Using the sharp edge of the trowel she sliced into me, carving away, cutting me from mother and father. Mother moaned in the soil. Father fell silent. Gardener turned away, leaving them lying in pain. I slumped over, gripping the soil. I shouted for her, screamed in anger but she continued to leave us. Then mother spoke what I knew to be her last words, “The Gardener always has our best interests in mind Edmund.” Desperately I affirmed over and over my love for them, helpless as mother and father’s life trickled out of their defenseless bodies. 
Gardener returned, not moved in the least bit by the dying bodies of my parents. She was deaf to their moans, deaf to my screams, blind to their mangled state. Regardless of my pleading she took them from me, and they disappeared from my sight as the French doors closed behind her. Just like that I became an orphan, and all by Gardener’s cruel hand. I mourned for days watching Gardener come and go. Mrs. Bellis did her best to keep me from retreating deep into myself. But my sorrow turned to hate and not even my mother’s final words could keep me from questioning Gardner and her true motivation. My mother’s once comforting song now haunted me and no matter how hard I tried I could not escape what had become my living hell. I was consumed by my desire for answers. I vowed silence and devoted myself to observation. My longing for my parents never ceased. All I wanted was to have them back again.
Through winter I watched Gardener as I withered from dehydration. Spring came and so did the children, complaining, always questioning just as I once had. They grew quickly, and soon ceased their attempts to speak to me. They became comfortable in the lie that Gardener was always there for them. I became a fixture just like they would one day. Gardener’s purpose was to harvest, not to care for or to love. To create and harvest. That was all, I tried so desperately to convince myself of this but doubt was always present. Why would she spend so much time, know so much, perhaps even love so much? The loss of my parents had left me empty, useless but Gardner never threw me away, she gave me purpose. She gave us all purpose. A full season passed and I began to grow old, the soil became like dust. The children grew strong and sturdy, bearing and being harvested.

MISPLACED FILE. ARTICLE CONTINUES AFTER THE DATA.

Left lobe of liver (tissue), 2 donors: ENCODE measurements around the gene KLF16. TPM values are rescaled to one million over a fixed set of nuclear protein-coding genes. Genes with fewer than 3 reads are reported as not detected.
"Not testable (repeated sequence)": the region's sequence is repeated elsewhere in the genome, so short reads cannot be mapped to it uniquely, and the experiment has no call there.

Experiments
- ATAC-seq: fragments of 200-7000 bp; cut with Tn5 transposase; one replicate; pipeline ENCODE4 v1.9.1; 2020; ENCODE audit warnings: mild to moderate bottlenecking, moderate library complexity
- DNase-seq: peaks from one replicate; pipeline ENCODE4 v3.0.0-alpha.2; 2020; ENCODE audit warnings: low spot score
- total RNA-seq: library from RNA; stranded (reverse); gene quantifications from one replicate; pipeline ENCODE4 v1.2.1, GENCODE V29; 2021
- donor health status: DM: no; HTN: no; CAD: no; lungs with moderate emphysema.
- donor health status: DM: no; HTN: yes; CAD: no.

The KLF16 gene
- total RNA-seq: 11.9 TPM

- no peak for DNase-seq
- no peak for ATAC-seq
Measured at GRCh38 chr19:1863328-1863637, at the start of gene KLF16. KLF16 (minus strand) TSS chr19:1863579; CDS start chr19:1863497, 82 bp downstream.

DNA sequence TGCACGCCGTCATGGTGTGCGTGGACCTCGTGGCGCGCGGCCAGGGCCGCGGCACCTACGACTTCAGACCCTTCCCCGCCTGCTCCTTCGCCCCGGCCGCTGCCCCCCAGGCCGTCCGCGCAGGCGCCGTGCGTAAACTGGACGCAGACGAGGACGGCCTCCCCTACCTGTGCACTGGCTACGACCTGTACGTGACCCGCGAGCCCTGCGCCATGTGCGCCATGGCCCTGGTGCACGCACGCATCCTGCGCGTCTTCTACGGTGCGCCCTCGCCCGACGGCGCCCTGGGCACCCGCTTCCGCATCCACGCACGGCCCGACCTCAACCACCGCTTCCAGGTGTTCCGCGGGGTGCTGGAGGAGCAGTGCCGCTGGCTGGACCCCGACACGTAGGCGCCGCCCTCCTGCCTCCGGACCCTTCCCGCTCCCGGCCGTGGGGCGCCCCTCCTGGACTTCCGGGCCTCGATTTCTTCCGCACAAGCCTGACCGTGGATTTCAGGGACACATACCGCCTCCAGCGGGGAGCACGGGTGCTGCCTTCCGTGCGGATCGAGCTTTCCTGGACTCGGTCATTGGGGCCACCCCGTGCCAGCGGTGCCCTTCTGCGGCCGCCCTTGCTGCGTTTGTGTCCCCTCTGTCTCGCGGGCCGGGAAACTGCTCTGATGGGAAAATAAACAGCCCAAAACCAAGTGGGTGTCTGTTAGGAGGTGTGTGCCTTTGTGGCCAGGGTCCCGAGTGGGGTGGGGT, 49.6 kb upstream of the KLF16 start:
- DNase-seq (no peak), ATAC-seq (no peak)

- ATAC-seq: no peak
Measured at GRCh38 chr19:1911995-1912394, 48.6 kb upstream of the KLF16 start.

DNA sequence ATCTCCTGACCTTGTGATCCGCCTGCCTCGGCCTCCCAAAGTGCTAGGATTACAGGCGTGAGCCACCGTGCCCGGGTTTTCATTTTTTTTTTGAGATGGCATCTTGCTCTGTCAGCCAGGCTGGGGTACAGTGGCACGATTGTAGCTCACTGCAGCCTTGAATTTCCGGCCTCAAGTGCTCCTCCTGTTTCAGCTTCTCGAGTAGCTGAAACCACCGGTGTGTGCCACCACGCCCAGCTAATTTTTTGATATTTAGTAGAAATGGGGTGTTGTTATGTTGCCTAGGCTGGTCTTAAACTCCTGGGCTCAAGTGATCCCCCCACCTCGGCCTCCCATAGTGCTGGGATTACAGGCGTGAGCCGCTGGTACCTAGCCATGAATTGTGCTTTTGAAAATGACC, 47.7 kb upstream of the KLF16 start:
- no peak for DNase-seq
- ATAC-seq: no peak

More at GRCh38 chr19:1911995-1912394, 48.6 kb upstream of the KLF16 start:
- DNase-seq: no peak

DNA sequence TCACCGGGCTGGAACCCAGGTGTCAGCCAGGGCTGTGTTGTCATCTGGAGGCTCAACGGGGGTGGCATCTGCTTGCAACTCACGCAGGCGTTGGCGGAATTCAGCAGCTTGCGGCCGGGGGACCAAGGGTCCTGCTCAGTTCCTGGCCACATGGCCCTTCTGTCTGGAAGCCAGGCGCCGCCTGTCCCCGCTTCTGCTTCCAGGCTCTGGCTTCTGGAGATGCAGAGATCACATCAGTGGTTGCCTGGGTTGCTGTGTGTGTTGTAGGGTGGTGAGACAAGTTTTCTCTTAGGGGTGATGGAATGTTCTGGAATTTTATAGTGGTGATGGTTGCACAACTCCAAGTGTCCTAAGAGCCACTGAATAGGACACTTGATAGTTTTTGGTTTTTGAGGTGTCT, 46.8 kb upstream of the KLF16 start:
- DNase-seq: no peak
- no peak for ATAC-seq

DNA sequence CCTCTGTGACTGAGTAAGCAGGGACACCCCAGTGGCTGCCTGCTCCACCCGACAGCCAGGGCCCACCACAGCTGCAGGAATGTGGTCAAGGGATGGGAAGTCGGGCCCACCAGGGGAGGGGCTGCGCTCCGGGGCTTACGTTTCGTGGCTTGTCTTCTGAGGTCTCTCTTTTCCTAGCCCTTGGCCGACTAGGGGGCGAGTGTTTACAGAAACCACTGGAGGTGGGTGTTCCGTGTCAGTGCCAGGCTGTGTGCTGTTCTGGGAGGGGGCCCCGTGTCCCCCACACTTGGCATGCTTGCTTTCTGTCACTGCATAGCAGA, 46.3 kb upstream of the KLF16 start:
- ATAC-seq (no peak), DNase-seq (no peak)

Mrs. Bellis was eventually removed from her soil, happily so. “Gardener always has our best interest in mind my dear. Always,” she had said right before Gardener took her from my sight. The next morning Gardener returned, a metal pail full of rich, fresh soil in hand. She hummed happily as she spread it across the old, mixing it tucking me in softly. Her eyes crinkled with a smile. I looked up at her, attempting to muster all my hatred as she gently caressed my leaves. My roots reached out into the fresh soil, mother and father’s presence flowing into me. My hatred ceased. For the first time in my existence Gardener spoke to me: “Here you are Edmund, your parents have provided you some sustenance, Darling.” 
She knows my name. A season I wasted lost in my confusion, lost in my hatred. Building my own prison, forging my own hell.  The Gardener always has my best interest in mind. My soul reached out across the universe, my roots intertwined with my parents. In that moment I felt as euphoric as a withered old plant ever can.